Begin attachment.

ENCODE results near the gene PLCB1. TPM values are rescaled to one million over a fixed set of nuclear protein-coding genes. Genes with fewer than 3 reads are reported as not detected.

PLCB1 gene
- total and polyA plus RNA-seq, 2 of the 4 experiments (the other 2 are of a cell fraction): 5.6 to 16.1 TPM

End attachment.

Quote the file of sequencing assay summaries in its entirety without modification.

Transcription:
ENCODE results near the gene PLCB1. TPM values are rescaled to one million over a fixed set of nuclear protein-coding genes. Genes with fewer than 3 reads are reported as not detected.

PLCB1 gene
- total and polyA plus RNA-seq, 2 of the 4 experiments (the other 2 are of a cell fraction): 5.6 to 16.1 TPM